When you read about the importance of estate planning from a general perspective, it may get your attention to some extent, but you are looking at theoretical circumstances. However, when you actually have the opportunity to hear about real-life cases, you can see why action is required.
As local Maryland, Maryland estate planning and elder law attorneys, we do not have to theorize, because we speak with clients every day. We have direct personal experiences that always remind us of the positive impact that we have on the people here in the community that we serve.
Not too long ago, we had the opportunity to speak with a client who was faced with a situation that she do not know how to address. Let’s look at the timeline so that you can understand the takeaway in the end.
The Case: Mr. and Mrs. Allen
For the purposes of this case study, we will call our clients Mr. and Mrs. Allen. When they were in their seventies, they decided that they wanted to put an estate plan in place. They assumed that they needed last wills, and they arranged to consult with our firm to help them create the documents.
After we sat down and got to know one another, we gained an understanding of the Allens’ financial situation and their overall estate planning objectives.
They explained to us that they had two adult daughters who were not very good money managers. Their daughters had come to them many times over the years seeking financial assistance.
Mr. and Mrs. Allen were quite concerned about the possibility of their daughters squandering their respective inheritances. Once the inheritances were gone, there would be no one to turn to for support in the future.
In response, we pointed out the fact that a last will would facilitate lump sum, direct distributions to their daughters. There would be no asset protection, and they would have the ability to go forward and spend the inheritances freely.
We explained the value of a revocable living trust as a spendthrift protection tool. If they were to establish a joint living trust and convey property into the trust, they would be able to access the property throughout their lives. After the death of one spouse, the surviving spouse would be the sole trustee.
A successor trustee would be named in the trust declaration, and this trustee would be empowered to administer the trust after the death of the surviving spouse. The daughters could be the beneficiaries.
This trustee could be a professional fiduciary like a trust company or the trust section of a bank. The corporate trustee would manage the trust in accordance with professional standards, and the daughters would not be able to make decisions on behalf of the trust.
The trust would become irrevocable after the death of the surviving spouse, and a spendthrift provision could be included. Assets in the trust would be protected from the beneficiaries’ creditors. Plus, the trustee could be instructed to distribute limited assets over an extended period of time to prolong the viability of the trust.
We also let the Allens know that they could include a pour-over will that would allow the trust to absorb any property that was never conveyed into the trust after the death of the surviving spouse.
The Allens ultimately decided that a living trust would be a good choice for their family.
Incapacity Planning for the Allens
During our consultation we also explained the importance of incapacity planning, and in the end, this conversation yielded very fruitful results.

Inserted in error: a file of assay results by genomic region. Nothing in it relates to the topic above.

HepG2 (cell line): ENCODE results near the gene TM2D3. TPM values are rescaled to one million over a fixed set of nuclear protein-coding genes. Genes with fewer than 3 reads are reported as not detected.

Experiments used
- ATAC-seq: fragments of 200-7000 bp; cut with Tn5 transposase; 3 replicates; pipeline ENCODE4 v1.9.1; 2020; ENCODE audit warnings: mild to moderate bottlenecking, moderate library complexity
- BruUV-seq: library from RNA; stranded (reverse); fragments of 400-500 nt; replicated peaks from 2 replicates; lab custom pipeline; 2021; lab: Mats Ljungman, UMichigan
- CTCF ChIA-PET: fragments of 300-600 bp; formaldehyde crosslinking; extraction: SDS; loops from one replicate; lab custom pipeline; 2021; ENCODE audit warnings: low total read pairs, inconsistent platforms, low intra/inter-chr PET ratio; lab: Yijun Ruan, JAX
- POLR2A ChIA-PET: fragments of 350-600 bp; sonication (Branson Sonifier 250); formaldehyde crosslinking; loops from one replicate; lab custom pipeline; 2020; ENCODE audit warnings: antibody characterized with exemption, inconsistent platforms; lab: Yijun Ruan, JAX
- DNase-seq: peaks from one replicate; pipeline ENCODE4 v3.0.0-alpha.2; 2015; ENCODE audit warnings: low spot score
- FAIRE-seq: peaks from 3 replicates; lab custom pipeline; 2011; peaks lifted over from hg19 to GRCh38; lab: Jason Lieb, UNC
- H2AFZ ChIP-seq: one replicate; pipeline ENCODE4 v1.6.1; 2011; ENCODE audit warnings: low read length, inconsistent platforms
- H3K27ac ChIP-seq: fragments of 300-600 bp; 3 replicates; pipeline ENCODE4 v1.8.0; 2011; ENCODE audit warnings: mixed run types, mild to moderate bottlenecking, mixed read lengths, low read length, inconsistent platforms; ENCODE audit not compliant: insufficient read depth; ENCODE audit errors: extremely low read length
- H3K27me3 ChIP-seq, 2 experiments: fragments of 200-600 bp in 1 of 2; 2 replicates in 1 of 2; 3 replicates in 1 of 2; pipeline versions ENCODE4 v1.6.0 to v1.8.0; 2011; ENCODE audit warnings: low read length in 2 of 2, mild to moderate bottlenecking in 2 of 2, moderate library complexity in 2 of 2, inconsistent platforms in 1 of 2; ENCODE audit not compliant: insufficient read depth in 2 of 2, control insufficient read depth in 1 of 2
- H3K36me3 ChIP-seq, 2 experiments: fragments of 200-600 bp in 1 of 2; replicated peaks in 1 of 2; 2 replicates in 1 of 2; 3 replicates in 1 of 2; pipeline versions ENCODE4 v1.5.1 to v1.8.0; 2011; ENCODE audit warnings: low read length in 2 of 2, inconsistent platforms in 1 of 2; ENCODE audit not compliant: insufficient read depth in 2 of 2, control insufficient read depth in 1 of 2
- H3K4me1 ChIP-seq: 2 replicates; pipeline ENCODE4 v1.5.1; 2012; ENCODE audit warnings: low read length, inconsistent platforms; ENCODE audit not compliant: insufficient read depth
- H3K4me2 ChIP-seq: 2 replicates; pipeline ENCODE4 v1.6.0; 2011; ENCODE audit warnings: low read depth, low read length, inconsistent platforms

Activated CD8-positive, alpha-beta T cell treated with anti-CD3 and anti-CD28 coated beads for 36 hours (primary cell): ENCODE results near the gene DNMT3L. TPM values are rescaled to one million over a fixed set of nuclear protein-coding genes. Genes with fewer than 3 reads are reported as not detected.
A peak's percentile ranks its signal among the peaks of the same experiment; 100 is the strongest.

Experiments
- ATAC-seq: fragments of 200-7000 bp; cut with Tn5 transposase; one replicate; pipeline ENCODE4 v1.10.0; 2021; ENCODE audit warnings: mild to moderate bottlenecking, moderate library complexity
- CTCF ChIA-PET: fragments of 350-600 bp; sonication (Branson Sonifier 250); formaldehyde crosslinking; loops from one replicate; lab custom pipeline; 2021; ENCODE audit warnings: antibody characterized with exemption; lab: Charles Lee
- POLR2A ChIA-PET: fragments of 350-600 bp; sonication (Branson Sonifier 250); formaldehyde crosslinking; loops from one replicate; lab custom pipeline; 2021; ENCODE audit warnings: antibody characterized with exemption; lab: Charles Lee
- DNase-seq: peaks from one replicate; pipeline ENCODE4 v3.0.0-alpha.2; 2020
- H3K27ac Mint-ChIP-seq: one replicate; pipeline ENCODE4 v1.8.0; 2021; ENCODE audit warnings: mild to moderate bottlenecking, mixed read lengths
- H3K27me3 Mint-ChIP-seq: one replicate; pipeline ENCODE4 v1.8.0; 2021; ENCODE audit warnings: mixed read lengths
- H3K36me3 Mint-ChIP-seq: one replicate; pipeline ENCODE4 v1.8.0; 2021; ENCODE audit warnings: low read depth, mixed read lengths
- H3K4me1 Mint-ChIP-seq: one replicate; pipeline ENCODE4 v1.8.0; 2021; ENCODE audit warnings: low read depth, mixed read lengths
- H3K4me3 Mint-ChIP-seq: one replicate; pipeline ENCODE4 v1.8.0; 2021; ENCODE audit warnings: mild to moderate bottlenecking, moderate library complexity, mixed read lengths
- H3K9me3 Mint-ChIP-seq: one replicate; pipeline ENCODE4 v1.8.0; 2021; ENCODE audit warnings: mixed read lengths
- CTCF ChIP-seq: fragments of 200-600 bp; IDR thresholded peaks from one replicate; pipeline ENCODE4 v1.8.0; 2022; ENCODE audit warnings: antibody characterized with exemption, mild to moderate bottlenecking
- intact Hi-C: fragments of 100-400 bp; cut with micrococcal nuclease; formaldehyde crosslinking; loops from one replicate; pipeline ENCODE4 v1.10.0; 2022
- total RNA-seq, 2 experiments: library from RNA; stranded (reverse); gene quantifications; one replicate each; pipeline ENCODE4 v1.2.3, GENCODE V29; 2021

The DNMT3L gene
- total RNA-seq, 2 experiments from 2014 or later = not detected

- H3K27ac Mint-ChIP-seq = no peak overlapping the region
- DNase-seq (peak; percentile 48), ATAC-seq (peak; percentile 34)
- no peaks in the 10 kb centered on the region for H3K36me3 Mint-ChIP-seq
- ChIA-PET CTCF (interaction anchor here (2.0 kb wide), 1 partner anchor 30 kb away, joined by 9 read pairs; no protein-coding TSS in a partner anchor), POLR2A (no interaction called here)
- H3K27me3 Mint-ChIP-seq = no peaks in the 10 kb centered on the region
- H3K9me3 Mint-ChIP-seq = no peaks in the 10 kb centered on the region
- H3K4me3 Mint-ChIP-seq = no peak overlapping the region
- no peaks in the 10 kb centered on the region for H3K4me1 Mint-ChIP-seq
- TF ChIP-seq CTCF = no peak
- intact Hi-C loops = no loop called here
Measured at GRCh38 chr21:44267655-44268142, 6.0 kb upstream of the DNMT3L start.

Many elders become unable to handle their own affairs at some point in time. There are many causes of incapacity, but Alzheimer’s disease is at the top of the list. This disease strikes around 45 percent of people who are at least 85.
We told the Allens that they could include durable powers of attorney to account for possible incapacitation. Mr. Allen could give his wife the ability to act on his behalf in a legally binding manner, and Mrs. Allen could return the favor. In this manner, the healthy spouse could step in to make decisions on behalf of his or her disabled or incapacitated spouse.
They understood the value of incapacity planning right away, so they included durable powers of attorney when we helped them create their estate plan. We should point out the fact that durable powers of attorney are used because a durable power of attorney will remain in effect even if the grantor of the power becomes incapacitated.
About 10 years after we originally helped the Allens devise their estate plan, Mrs. Allen give us a call. At this point, the Allens were both in their eighties. Mr. Allen was suffering from a health problem, and he was unable to handle his own affairs, but his employers needed him to sign some very important legally binding documents.
They would not allow Mrs. Allen to sign the documents. When she asked our firm what to do, we directed her to the durable power of attorney attorney that Mr. Allen signed when the estate plan was created. She showed it to the employers, and she was able to sign the documents on his behalf.
If Mr .and Mrs. Allen never consulted with our firm when they were devising their plan, the power of attorney would not be in place, and this matter would have been difficult to resolve.
Now Is the Time to Act on Your Estate Plan!
As you can see from this case study, there are some very significant benefits that can be gained if you work with a licensed estate planning attorney to put a well conceived, personalized plan in place.
If you make assumptions and act without the benefit of professional guidance, omissions and errors can be made, and they can result in future negative consequences.
We would be glad to help if you would like to work with a professional to create a custom crafted estate plan. To set up a consultation, call us at (410) 573-4818 or send us a message through our contact page.